Bob Corker voted against confirming anti-Second Amendment Supreme Court Justices Sonia Sotomayor and Elena Kagan, and joined the historic briefs filed before the U.S. Supreme Court in District of Columbia v. Heller and McDonald v. City of Chicago, which argued that the Second Amendment guarantees a fundamental, individual Right to Keep and Bear Arms in Tennessee or anywhere else in America. Senator Corker signed bipartisan letters opposing any international treaty by the United Nations or any other global organization that would impose restrictions on American gun owners. He also voted for the National Right-to-Carry Reciprocity amendment, which would have ensured that law-abiding Americans with a valid concealed handgun permit would have been able to carry a concealed handgun in any other state that does not prohibit concealed carry.
“We need senators like Bob Corker to continue defending our rights,” continued Cox. “We urge all NRA members, gun owners, and sportsmen in Tennessee to vote Bob Corker for U.S. Senate on November 6.”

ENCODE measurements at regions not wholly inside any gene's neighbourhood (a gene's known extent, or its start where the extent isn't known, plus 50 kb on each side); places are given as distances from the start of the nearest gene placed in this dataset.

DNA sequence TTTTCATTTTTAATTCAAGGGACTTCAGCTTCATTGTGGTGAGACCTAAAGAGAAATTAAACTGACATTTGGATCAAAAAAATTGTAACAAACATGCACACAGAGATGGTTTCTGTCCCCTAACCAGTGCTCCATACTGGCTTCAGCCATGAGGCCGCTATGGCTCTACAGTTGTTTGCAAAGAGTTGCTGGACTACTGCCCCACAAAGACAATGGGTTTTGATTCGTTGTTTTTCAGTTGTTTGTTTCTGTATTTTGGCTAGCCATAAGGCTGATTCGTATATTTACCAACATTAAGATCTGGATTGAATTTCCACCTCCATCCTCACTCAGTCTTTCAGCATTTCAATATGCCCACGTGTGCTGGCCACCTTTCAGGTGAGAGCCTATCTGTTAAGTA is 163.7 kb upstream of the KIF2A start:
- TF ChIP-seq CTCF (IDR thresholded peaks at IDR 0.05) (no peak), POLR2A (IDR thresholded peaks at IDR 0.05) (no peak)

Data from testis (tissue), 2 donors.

Chris W. Cox is NRA’s chief lobbyist. He also serves as chairman of NRA-PVF. The National Rifle Association Political Victory Fund is responsible for political candidate ratings and endorsements. These are based on candidate voting records, public statements and responses to NRA-PVF questionnaires.
While passion about gun rights contributed to the defeat of state Rep. and House Caucus Chairwoman Debra Maggart on Thursday, The Tennessean says her ouster may not dramatically change how the legislature addresses Second Amendment rights — at least not in the near future. Speaker of the House Beth Harwell, R-Nashville, said the legislature and its leaders will try to respect the rights of property and gun owners when they consider this type of legislation next spring.